Reading and then meeting Kyo MacLear affirmed, for me, everything that’s been formulating inside me the past several years…about birding, art, nature and life. Many things have formed me into this person who shows up at the Bow River around 10 on a winter’s morning, taking pause above the river and observing wildlife.
My friends and family wonder and ask…mostly not asking anymore, “What are you painting? Why don’t you paint?” and at those questions, I can only sit with who I am and be grateful for the grace of anything and everything that led me to this place where I find myself. As I drove up from the parking spot this morning, I just kept saying, aloud, “I love my life. I love my life.”
I will paint again. But, the truth is…painting was a lot about ego. It was a lot about around-the-clock commitment. It was about trying to balance full time work, raising children and keeping it all together. My stomach sometimes hurt as deadlines for shows approached. I was terrified in front of blank canvases. I couldn’t assert myself with dealers, set boundaries or say what I needed. I didn’t have money to buy those outfits that seem to be required if you are an artist, especially a female artist. Painting had lost its magic and so, when I paint again, it will be profound because it will be for all the right reasons, not for all the wrong reasons.
Doris McCarthy said, “Paint every day.” I think more about her as days go by, without painting, than anyone. She explained how those muscles work. She explained how time also rushes by. Doris was my friend and she gave me a lot of strength. I think about Doris when I know that I will physically paint again.
Now…did the painting really stop? I argue, “No”. I have been intensely researching my next body of work for years now…having painted about 15 panels related to a Covenant series, I then began to connect again with the landscape. It just happened. It happened at the reading of two poems, the first, The Wolf Between the Trees by George Bowering. I used his poem, with permission, embedded in the poem along with a cup full of ash…remains of personal papers I had burned in the studio. This is the painting…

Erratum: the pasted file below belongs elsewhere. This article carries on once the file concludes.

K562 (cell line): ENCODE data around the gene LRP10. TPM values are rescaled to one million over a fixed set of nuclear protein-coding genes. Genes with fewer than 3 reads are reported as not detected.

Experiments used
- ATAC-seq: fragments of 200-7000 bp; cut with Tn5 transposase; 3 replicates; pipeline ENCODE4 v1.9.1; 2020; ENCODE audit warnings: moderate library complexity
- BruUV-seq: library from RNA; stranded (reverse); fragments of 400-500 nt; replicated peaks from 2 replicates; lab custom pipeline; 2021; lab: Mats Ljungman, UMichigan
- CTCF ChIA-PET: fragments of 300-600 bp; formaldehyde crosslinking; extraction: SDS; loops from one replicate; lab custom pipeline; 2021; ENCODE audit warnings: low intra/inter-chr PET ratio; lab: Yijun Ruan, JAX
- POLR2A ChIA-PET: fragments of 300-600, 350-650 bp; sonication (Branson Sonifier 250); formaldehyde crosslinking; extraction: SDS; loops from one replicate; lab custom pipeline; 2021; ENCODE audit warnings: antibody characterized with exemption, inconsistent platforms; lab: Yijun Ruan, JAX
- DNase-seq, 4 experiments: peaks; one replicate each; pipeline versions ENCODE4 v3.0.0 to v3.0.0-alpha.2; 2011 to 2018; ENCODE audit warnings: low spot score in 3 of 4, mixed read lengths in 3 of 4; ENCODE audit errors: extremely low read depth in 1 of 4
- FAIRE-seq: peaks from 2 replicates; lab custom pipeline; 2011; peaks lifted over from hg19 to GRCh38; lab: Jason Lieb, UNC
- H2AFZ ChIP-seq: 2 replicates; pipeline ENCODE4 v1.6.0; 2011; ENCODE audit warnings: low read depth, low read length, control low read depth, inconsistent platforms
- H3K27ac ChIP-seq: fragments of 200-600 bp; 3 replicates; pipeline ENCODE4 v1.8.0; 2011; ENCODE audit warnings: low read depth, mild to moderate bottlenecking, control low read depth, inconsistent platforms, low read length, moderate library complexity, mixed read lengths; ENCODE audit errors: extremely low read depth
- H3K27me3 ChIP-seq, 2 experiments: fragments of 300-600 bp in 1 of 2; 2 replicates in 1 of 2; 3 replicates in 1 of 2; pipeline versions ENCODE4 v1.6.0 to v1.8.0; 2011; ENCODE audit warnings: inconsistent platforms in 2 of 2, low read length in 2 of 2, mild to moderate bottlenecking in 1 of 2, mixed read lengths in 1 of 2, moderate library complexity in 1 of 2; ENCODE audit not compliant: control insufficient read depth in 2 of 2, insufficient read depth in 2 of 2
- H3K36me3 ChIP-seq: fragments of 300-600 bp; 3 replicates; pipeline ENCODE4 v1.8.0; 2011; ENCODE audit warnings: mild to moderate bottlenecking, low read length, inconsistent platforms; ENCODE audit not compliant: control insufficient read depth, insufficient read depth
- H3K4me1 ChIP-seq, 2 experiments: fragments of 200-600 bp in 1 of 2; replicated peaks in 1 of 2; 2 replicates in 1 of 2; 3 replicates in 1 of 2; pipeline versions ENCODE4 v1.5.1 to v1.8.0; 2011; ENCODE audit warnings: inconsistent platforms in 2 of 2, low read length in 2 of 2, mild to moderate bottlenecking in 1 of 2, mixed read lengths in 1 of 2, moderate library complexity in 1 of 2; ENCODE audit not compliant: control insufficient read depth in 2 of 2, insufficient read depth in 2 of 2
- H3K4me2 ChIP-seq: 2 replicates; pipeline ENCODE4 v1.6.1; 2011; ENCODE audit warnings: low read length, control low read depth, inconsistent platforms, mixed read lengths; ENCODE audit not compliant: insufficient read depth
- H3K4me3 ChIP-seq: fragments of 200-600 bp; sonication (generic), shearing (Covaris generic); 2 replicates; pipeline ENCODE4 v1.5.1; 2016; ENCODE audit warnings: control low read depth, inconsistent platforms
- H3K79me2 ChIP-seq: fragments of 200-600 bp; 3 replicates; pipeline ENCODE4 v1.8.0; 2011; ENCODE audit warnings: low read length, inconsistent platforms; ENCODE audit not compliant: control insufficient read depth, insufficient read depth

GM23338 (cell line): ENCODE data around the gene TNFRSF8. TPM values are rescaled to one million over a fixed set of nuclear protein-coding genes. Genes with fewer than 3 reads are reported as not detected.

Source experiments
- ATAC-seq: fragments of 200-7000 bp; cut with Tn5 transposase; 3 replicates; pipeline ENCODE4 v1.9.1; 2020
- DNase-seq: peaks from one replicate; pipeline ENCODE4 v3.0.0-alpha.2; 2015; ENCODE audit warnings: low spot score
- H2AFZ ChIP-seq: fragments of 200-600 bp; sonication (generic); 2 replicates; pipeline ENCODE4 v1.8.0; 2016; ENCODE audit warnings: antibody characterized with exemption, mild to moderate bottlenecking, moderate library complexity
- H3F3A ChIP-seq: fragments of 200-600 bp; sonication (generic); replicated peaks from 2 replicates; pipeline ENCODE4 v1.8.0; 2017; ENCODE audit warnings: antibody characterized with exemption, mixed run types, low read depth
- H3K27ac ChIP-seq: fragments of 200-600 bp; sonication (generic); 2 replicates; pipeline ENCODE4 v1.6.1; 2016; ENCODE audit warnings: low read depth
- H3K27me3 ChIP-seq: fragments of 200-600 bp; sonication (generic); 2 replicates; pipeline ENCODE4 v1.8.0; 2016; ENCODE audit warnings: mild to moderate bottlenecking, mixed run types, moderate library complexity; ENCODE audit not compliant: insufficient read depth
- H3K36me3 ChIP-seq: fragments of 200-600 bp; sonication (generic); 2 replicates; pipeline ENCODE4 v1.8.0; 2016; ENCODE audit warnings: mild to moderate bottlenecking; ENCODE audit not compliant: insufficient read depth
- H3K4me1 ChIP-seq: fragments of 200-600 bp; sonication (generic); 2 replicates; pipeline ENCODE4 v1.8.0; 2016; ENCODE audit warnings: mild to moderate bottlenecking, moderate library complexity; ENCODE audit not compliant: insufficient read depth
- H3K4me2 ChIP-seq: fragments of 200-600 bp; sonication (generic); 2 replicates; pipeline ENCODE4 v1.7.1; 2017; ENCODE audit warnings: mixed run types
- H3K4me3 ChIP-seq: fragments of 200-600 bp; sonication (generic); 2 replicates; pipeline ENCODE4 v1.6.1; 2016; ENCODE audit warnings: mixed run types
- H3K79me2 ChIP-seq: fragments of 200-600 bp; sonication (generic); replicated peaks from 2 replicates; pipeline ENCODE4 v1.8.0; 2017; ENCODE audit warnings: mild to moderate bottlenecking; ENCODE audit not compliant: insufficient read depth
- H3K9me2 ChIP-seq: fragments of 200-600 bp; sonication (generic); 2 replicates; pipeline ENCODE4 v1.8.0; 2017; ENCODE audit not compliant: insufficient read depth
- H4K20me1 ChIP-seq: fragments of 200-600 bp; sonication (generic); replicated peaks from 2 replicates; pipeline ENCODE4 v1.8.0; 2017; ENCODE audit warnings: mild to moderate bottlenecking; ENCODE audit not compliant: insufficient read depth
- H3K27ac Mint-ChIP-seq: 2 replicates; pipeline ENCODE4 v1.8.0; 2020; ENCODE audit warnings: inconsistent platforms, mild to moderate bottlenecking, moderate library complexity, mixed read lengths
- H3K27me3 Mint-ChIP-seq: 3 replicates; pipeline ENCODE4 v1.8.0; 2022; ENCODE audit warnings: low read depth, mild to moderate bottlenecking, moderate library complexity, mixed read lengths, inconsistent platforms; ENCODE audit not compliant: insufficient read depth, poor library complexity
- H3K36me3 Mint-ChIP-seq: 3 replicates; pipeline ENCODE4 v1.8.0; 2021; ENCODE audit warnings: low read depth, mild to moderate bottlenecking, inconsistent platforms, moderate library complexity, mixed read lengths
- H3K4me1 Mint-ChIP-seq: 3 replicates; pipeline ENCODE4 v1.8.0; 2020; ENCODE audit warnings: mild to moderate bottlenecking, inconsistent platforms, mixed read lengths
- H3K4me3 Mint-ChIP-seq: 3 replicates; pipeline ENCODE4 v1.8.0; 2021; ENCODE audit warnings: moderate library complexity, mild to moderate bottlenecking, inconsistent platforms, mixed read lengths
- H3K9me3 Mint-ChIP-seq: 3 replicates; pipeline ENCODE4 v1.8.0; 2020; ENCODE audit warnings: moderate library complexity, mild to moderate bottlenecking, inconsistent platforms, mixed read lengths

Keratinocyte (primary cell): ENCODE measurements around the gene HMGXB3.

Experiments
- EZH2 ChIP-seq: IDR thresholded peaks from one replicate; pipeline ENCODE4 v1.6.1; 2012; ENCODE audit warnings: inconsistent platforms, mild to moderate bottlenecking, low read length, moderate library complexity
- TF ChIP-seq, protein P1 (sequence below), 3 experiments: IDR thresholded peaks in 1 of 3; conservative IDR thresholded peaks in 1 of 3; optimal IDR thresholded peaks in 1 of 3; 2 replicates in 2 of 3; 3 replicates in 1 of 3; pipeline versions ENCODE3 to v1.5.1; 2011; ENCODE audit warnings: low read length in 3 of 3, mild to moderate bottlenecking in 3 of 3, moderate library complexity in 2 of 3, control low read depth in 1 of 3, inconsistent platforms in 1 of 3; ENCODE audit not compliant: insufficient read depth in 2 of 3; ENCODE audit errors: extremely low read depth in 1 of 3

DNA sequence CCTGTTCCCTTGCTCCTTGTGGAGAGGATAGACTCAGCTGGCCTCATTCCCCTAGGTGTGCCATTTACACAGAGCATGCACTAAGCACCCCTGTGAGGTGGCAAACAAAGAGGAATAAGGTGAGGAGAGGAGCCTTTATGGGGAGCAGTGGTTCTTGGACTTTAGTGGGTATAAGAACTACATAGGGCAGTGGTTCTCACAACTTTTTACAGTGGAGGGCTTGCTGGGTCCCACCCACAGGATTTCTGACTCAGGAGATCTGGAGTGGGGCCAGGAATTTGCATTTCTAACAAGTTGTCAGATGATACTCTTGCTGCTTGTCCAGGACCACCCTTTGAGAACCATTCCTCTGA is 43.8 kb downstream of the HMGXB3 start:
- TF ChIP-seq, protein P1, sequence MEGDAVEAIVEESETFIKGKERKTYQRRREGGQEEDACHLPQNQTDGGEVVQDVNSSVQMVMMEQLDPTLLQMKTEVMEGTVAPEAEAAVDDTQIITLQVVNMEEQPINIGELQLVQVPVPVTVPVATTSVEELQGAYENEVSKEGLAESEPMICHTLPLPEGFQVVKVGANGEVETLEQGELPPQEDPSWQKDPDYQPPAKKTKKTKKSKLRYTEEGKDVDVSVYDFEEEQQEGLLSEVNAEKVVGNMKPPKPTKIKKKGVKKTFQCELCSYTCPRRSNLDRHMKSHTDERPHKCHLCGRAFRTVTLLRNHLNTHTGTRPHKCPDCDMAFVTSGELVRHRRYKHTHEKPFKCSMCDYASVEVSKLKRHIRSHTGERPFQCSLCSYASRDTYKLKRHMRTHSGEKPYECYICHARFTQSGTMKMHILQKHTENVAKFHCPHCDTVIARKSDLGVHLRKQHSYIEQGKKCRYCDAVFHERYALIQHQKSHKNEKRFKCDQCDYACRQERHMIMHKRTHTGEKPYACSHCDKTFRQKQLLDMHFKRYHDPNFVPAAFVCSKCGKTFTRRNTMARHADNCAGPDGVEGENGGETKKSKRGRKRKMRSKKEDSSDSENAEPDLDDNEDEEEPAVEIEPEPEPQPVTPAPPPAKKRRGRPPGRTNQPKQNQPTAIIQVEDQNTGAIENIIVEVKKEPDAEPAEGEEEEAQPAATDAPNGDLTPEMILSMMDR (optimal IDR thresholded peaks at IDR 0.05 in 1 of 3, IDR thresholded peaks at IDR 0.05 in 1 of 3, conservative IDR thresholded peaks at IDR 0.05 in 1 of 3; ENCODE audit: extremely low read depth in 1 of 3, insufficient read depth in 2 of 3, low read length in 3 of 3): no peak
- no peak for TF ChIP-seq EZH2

and secondly, a tribute poem written by Paulette Dube for the Caribou. I’m including her words, here. I hope you will read them.
In the new days, magic was on the surface of things, the shine of it all, quick and bright and fast as new rivers.
Now Rivers winds Under Earth, has to be convinced, to play her deep song, entreated , to show herself.
The Celts call these « thin places », where the other side is so close, the veil shivers your arms as you reach through.
The First People travelled (sic) these sacred pieces of earth, to think on things in the presence of Creator.
I know them as mountains. I see them with my spirit eyes, walk them with blood and bone legs. They teach, as clear as bird song or scolding squirrel lesson, bracing as clean water through moss.
This alpine terrain is grey onion paper, thin as ash. Feet must be wide to avoid lace-like flower and moss, spider web and lichen. Be mindful.
The Creator’s ear is earth as we do not see it. Make joyous noise if you want to be herd. Get yourself a song and string from bone to bone, a home of light and wind.
She moves. She feels her calf, inside, taking nourishment from her own bones and teeth. The calf moves (as my son once did) deep in the dreaming place. The cow’s thickening body keeps the Small one warm, keeps him from hunger, keeps her moving.
Born where the dark forest gives way to lake, loon’s perfect call – silver sharp tremolo – traces the surface of this morning sky : clear as mountain water scythes the earth.
Loon calls from the lake face, that voice – shapes my form- coming through the trees.
The land reacts to our presence when we belong
Noise of a sow grizzly and her two cubs. To each a place, to each, a means of prayer and play. To each, the necessary silence.
Sacred whorl of grey and brown, blow open the gate. Allow a wild glimpse of self.
When you descend to leaf litter, feathered legs and all, you are an angel – touching Earth.
The engine that is me, hears the song that is you…
…coming together is a song I cannot bear for long. Satiated by my own irregular rythmes.
Promises shape who we are, what we will become –
His brow is unfurrowed. Streamlined, he walks the wind, easily.
Healing is water over stones, wind over grass, gaits – fearless.